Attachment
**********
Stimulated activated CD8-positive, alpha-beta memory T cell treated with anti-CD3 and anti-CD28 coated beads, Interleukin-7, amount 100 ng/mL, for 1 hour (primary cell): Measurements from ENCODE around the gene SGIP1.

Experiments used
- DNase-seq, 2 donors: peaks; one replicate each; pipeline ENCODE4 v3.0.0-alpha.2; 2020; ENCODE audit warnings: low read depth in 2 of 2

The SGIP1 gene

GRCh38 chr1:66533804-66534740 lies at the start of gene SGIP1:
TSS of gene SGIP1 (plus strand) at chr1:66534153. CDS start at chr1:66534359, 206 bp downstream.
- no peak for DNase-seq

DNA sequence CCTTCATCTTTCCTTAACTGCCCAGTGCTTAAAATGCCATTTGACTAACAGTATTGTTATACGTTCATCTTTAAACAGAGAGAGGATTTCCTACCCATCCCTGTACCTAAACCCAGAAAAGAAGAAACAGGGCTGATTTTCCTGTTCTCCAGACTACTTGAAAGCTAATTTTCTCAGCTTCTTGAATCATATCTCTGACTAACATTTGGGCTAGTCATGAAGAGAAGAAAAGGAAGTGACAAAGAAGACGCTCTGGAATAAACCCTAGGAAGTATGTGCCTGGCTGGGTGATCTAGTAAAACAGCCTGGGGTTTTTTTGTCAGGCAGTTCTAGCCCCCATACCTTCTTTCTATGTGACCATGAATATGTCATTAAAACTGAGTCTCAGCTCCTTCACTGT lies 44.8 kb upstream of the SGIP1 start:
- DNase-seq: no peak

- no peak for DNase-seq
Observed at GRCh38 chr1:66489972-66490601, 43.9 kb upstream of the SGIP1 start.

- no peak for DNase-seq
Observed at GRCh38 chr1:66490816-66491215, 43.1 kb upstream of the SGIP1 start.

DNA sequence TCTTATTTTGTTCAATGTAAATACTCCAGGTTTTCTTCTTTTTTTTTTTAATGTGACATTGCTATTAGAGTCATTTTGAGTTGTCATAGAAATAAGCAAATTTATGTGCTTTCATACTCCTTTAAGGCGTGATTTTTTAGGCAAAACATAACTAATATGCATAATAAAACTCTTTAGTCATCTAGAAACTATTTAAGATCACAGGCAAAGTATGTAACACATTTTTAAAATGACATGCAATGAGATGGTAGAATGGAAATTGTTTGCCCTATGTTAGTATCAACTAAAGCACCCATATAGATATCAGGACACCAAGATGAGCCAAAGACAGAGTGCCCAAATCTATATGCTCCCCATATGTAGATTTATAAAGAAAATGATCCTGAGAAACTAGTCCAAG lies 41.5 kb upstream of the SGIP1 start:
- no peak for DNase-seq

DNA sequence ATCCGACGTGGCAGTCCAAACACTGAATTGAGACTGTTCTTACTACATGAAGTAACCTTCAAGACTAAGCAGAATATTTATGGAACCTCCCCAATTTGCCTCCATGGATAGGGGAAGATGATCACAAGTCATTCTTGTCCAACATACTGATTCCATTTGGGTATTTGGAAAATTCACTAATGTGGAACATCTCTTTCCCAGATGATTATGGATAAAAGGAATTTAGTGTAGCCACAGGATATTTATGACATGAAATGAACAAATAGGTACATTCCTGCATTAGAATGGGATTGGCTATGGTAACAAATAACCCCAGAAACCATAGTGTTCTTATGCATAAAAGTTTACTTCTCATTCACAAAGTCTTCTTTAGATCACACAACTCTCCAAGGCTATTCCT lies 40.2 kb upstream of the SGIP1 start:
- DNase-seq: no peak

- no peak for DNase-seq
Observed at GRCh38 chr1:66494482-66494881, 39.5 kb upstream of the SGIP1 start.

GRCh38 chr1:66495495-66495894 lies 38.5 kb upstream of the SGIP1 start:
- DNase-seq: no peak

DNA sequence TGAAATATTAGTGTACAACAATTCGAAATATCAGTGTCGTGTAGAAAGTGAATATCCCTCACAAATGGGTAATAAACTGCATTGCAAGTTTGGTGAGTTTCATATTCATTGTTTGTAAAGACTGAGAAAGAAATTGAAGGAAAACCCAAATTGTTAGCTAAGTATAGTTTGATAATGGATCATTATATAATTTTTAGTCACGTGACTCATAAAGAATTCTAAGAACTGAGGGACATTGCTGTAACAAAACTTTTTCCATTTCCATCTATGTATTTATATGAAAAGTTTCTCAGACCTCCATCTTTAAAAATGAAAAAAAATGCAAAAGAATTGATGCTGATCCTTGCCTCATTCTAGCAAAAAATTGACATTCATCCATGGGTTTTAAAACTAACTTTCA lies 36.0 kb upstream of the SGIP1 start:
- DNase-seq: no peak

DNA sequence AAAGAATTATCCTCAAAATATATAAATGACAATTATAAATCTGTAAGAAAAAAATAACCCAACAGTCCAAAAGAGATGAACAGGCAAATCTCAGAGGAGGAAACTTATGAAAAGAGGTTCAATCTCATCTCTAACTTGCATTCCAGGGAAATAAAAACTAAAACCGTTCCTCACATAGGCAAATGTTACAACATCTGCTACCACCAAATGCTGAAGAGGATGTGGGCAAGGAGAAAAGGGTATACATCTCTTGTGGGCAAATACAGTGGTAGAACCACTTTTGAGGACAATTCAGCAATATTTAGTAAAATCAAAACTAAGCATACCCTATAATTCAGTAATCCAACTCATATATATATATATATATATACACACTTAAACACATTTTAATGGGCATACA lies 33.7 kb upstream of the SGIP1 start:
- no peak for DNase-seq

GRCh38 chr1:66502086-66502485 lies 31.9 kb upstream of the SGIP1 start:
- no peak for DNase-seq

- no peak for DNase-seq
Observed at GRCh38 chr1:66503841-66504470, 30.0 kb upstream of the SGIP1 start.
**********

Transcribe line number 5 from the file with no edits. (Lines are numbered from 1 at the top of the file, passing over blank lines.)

GRCh38 chr1:66533804-66534740 lies at the start of gene SGIP1: